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dc.contributor.authorEVANS, N
dc.contributor.authorGaby,
dc.contributor.authorNORDLINGER, R
dc.date.available2014-05-21T21:14:43Z
dc.date.issued2007
dc.identifier.citationEVANS, N., Gaby, & NORDLINGER, R. (2007). Valency mismatches and the coding of reciprocity in Australian languages. Linguistic Typology, 11 (3), pp.541-597. https://doi.org/10.1515/LINGTY.2007.033.
dc.identifier.issn1430-0532
dc.identifier.urihttp://hdl.handle.net/11343/28176
dc.description
dc.description.abstractReciprocals are characterized by a crossover of thematic roles within a single clause. So, in John and Mary wash each other, each of John and Mary is both washer and washed, both agent and patient. The competing pressures to distinguish and merge the reciprocating argument(s) are resolved by different languages in complex and illuminating ways which often create special argument configurations not found in other clause types. While some languages either encode reciprocals by clearly bivalent, transitive clauses (like Warlpiri or English), or clearly monovalent, intransitive clauses (like Wambaya or Yukulta), other languages adopt a mixed or apparently ambivalent solution.In this paper, based on an extensive sample of Australian languages, we develop a typology of apparent valency/transitivity mismatches in reciprocal constructions including: (a) monovalent clauses with a single ergative NP; (b) mismatches between case marking and the number of arguments encoded on auxiliaries or by pronominal affixes to the verb; (c) the use of ergative marking on secondary predicates and instrumentals with a nominative subject; and (d) complex clause constructions sensitive to valency. Such mismatches, we argue, result from an ‘overlay problem’ by which both divalent and monovalent predicates in the semantic representation of prototypical reciprocal scenes have had a hand in shaping the morphosyntax of reciprocal constructions through grammaticalization.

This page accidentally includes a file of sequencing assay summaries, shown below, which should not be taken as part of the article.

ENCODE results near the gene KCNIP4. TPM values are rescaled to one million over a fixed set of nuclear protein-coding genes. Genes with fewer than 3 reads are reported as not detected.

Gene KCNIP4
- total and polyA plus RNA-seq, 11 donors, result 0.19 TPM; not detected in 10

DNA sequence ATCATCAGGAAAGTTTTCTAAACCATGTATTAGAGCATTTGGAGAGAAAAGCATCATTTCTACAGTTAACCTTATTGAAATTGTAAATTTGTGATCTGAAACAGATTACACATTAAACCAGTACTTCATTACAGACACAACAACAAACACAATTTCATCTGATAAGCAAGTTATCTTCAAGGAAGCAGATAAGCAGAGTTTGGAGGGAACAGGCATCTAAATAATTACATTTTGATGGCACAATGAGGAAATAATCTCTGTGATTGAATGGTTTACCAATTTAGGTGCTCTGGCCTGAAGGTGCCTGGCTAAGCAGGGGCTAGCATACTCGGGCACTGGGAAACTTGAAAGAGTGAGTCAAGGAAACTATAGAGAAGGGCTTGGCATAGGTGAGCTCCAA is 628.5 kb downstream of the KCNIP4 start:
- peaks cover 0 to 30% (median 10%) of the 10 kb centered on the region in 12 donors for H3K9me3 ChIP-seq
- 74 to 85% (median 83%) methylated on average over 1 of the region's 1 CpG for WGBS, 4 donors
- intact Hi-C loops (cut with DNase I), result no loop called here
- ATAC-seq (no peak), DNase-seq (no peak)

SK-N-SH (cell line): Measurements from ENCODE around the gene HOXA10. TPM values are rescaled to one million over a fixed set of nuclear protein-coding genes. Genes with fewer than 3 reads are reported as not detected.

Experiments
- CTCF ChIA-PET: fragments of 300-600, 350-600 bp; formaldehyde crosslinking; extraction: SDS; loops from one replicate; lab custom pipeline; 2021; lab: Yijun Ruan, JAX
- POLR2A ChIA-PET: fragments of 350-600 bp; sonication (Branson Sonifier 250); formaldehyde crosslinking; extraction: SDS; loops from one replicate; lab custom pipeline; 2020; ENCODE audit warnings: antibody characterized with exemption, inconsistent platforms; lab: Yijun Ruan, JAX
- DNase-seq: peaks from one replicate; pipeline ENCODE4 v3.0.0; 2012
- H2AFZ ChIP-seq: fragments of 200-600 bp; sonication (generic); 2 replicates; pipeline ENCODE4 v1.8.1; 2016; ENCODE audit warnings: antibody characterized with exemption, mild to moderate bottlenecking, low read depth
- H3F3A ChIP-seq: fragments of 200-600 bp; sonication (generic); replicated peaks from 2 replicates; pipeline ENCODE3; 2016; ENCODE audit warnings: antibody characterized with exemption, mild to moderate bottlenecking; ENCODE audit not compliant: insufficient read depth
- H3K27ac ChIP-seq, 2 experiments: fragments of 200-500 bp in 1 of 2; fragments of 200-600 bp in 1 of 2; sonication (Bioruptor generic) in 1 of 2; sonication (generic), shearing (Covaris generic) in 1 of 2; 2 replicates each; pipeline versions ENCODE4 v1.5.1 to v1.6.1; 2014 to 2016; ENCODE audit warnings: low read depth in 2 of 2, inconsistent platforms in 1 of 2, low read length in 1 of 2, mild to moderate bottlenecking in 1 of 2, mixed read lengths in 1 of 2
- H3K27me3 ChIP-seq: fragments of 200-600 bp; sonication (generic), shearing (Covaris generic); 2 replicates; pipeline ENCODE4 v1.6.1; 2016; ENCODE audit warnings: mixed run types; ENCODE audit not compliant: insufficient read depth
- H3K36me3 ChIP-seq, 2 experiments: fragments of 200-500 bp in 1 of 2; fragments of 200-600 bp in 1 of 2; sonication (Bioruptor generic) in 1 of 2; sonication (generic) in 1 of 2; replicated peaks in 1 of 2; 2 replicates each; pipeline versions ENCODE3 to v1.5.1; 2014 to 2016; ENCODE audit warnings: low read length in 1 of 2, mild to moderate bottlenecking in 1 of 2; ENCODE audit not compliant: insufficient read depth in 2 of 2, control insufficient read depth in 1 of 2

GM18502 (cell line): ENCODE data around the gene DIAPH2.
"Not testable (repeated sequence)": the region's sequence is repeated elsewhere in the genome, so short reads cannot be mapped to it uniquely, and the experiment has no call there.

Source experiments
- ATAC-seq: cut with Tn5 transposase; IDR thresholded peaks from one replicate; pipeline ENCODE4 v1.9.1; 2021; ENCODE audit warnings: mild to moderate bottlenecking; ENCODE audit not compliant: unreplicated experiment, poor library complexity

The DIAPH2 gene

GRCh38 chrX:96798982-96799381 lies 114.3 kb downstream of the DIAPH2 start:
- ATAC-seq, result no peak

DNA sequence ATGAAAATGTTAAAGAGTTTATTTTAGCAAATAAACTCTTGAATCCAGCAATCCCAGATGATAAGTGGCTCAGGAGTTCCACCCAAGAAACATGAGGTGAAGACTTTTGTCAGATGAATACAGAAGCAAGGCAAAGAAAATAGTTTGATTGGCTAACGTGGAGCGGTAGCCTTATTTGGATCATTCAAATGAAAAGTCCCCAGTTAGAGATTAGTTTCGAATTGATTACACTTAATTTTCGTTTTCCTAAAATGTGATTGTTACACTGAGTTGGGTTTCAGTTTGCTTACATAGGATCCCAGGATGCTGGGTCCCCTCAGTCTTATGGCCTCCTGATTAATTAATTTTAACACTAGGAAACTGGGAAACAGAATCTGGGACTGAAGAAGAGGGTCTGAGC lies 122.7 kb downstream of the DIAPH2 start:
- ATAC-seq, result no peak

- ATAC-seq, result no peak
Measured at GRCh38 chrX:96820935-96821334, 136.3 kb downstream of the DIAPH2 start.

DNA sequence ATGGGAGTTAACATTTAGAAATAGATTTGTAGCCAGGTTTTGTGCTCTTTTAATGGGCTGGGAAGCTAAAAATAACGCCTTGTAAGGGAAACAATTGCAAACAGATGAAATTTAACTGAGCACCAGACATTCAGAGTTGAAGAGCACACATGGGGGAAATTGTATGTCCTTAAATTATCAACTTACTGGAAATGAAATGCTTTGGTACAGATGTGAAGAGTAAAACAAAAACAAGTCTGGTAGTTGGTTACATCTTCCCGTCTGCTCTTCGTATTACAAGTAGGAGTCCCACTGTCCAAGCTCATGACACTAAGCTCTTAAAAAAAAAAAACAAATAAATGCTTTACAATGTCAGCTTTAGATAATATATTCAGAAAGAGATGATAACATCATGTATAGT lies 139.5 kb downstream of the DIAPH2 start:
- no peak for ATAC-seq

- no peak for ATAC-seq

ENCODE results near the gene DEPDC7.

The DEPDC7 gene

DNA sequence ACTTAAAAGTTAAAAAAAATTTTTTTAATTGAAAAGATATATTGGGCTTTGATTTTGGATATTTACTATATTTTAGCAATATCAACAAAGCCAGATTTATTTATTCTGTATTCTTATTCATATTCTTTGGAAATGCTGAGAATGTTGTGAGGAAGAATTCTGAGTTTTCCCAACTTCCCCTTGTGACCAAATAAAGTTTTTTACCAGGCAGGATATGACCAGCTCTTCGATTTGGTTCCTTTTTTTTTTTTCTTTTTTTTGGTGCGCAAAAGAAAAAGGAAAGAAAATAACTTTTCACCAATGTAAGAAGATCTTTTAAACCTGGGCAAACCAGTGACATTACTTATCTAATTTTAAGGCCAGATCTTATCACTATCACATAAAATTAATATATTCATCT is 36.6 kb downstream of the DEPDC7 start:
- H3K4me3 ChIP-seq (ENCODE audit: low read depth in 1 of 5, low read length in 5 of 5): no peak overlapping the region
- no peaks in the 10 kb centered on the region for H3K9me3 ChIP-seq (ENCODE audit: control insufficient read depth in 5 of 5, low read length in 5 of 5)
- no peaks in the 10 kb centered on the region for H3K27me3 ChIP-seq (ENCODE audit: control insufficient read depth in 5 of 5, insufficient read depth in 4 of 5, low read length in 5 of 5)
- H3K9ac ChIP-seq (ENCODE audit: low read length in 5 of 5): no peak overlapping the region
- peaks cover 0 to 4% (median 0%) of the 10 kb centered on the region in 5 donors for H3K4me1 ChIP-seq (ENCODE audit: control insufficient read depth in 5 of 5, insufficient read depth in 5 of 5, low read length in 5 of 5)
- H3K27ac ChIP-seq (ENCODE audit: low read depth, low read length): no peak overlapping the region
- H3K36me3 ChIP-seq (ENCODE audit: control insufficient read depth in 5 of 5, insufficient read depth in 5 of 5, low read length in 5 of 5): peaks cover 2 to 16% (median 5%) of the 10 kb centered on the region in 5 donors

dc.publisherWalter de Gruyter
dc.subjectLinguistics
dc.titleValency mismatches and the coding of reciprocity in Australian languages
dc.typeJournal Article
dc.identifier.doi10.1515/LINGTY.2007.033
melbourne.peerreviewPeer Reviewed
melbourne.affiliationThe University of Melbourne
melbourne.affiliation.departmentLanguages and Linguistics
melbourne.source.titleLinguistic Typology
melbourne.source.volume11
melbourne.source.issue3
melbourne.source.pages541-597
melbourne.publicationid90447
melbourne.elementsid296752
melbourne.contributor.authorEVANS, NICHOLAS
melbourne.contributor.authorNordlinger, Rachel
melbourne.internal.ingestnoteAbstract bulk upload (2017-07-20)
dc.identifier.eissn1613-415X
melbourne.accessrightsOpen Access


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